Cumbria

Sellafield clean-up cost reaches £67.5bn, says report

Sellafield Nuclear Plant
Image caption Taxpayers are now spending £1.5bn per year on Sellafield, the authority said

The cost of cleaning up the Sellafield nuclear waste site has reached £67.5bn with no sign of when the cost will stop rising, according to a report.

The Public Accounts Committee's report said deadlines to clean the Cumbria site had been missed, leaving crucial decommissioning projects over budget.

It suggested successive governments have failed to "get to grips" with the hoards of waste stored at the site.

The Nuclear Decommissioning Authority said it is facing up to the challenges.

Set up in 2005 as an "arm's length" government body, the authority is responsible for managing the UK's nuclear waste.

Last week Cumbria County Council rejected proposals to build a new underground nuclear waste storage facility in the area, deciding not to press ahead with a study for a possible site.

'Enormous legacy'

The Public Accounts Committee report follows criticisms by the National Audit Office (NAO) in November.

The NAO said rundown buildings posed "intolerable risks to people and the environment".

Margaret Hodge MP, chairwoman of the committee, said an "enormous legacy" of nuclear waste had been allowed to build up at the plant.

"Over decades, successive governments have failed to get to grips with this critical problem, to the point where the total lifetime cost of decommissioning the site has now reached £67.5 billion, and there's no indication of when that cost will stop rising," she said.

"Furthermore, now that Cumbria County Council has ruled out West Cumbria as the site of the proposed geological disposal facility, a solution to the problem of long-term storage of the waste is as far away as ever."

The committee's report also calls for a "real sense of urgency" to avoid risk and costs escalating.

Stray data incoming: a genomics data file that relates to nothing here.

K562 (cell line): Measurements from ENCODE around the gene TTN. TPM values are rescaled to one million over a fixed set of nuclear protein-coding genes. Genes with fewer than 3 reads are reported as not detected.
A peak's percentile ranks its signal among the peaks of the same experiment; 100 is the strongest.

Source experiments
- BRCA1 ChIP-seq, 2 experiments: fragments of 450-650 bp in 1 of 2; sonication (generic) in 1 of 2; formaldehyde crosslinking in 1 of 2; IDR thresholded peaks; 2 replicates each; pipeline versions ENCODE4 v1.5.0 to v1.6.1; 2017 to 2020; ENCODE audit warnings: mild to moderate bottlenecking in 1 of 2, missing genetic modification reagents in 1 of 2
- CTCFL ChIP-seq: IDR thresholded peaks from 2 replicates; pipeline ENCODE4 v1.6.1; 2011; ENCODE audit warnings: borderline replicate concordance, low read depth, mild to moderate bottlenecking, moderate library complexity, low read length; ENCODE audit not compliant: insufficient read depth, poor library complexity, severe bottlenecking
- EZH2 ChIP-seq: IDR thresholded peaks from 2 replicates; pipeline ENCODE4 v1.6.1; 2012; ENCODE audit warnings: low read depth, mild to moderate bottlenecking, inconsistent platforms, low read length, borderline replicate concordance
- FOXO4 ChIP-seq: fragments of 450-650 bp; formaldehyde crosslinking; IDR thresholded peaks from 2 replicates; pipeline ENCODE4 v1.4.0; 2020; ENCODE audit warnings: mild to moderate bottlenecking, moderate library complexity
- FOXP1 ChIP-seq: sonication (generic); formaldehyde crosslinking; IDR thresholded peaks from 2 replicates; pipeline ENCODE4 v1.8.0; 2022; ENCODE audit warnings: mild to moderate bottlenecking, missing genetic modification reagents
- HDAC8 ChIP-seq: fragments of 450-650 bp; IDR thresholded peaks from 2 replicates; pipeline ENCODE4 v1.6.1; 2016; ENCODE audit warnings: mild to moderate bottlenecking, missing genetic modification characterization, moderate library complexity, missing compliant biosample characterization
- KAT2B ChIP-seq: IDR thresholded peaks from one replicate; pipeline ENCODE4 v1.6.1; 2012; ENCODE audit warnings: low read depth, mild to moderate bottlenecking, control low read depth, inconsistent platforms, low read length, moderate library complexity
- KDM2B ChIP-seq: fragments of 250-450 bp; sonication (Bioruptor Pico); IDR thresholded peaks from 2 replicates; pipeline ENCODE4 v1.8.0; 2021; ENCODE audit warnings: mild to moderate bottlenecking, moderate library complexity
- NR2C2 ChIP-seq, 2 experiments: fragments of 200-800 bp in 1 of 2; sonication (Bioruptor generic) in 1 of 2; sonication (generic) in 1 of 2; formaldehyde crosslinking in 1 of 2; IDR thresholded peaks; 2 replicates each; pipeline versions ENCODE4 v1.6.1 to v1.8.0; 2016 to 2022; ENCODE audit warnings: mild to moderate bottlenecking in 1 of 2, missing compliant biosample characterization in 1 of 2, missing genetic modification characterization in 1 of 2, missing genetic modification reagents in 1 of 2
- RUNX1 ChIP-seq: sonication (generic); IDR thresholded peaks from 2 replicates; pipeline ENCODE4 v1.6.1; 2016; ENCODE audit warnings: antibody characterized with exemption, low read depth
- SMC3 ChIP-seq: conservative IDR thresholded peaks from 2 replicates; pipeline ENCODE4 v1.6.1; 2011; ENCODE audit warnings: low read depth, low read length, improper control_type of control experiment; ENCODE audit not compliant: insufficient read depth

'Tough decisions'

John Clarke, chief executive officer of the Nuclear Decommissioning Authority (NDA), said prior to the NDA's formation there was no credible lifetime plan for Sellafield.

He said: "Tough decisions about how we ultimately decommission the site had simply been put off for future generations to deal with.

"We are now facing up to those challenges and for the first time we have a proper plan in place for the decommissioning of Sellafield.

"Since the creation of the NDA in 2005, the financial investment at Sellafield has increased from £900m to over £1.5bn a year.

"Of course, not everything has gone smoothly on such a complex and highly-technical programme, and the report has rightly pointed to areas where we and the site need to do better."

The Public Accounts Committee said 12 of the site's 14 projects were behind schedule and five of them over budget.

'Lack of trust'

"This is an area of considerable deprivation with high unemployment. We are looking for there to be clearer ambition that spending on this huge scale contributes to creating jobs and supports sustainable growth in the region and the UK," said Mrs Hodge, the Labour MP for Barking and former minister.

Gary Smith, national officer of the GMB union, said: "There is an increasing lack of trust in the consortium that runs the site both amongst the workforce and the wider community.

"There needs to be immediate change at the top of the consortium and a radical re-evaluation of the piecemeal hiving-off of the nuclear sector to private companies that are clearly ill-equipped to cope and have little interest in ensuring Britain has world-class nuclear facilities."

Last Wednesday's county council decision saw the authority's cabinet vote against progressing to the next stage of a process that would have seen studies take place in search of a suitable location for an underground nuclear dump.

Cumbria was the only area still considering housing the repository.

About 9,000 people are employed at Sellafield where radioactive waste lies in ponds and silos.

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